Mickey Ned O'Sullivan is a former All-Ireland winner and All-Star. He has played and managed Gaelic football for over fifty years. The game remains an integral part of his life and legacy, but he is quick to admit he does not like going to matches.
Unless Kerry are playing.
Today is about a game of football. Primetime entertainment and yet for some it means much more than that. It is a day of pilgrimage. Trains from Farrafore and Tralee full as a travelling cohort descend on Drumcondra. They will gather in Templenogue and Tyrelstown, Castleisland and Castleknock divided in loyalties and mixed in emotions; Hope, anticipation, trepidation and consternation. All of the above and a whole lot more.
For O'Sullivan, it is about satisfaction. That is what is on the line for players, managers and fans. 82,000 in search of it.
"When you are playing there is a very narrow focus. When you are managing your objective is to get results through people. The whole concept is totally different so you set different expectations. The enjoyment is even better in management.
When you are a player, it is about being part of a team, but it is a limited experience. Your only real focus is the next ball. If you are a manager, the focus changes. Success is gauged by how well you are able to get a group to perform and you are judged by results. It becomes more broad.
You work through people. Your objective is to empower people, motivate them and get them to buy-in. There is a broader spectrum is in management. I found a far greater contentment out of those multi-dimensions.
Getting it all together to click for 70 minutes. Psychologists, statisticians, strength and conditioning, the county board and players, you got them all to buy into one focus. Geared towards one day. There is incredible satisfaction in that.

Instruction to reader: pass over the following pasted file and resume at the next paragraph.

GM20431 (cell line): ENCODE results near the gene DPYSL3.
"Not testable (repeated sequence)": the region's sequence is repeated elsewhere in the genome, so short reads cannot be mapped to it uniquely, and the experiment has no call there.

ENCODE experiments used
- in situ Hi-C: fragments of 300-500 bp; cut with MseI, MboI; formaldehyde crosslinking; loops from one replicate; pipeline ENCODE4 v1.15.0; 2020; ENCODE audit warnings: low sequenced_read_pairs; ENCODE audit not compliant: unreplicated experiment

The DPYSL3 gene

That is a sense of achievement and authority that has proved hard to rival.
"I don’t go to games much. I suppose I got such satisfaction out of playing and getting results through other people. I find myself, I like to have some control over what is happening."
"But I still get satisfaction out of Kerry games. It is an identification, a sense of place. I am going because I want to see local lads do well. There is six of them on this current team. I’ve been involved with some of them, I would love to see them win an All-Ireland medal. It is all about tradition really."
Martin Leane is from Listowel and will make the faithful journey to Croke Park today. It is a track well worn by the glass and glazing workman. He is also the PRO of the Kerry Supporters Club and has been at every game, league or championship, this year.
His first memory of attending a game is watching Cork fire five goals past them in the Munster final of '73. "I haven't missed many since then," he says with a shrug.
The year started with Tyrone's trip to Fitzgerald Stadium last January. Since then he has travelled the length and breadth of the country supporting the green and gold. That often includes organising an overnight stay, depending on the distance.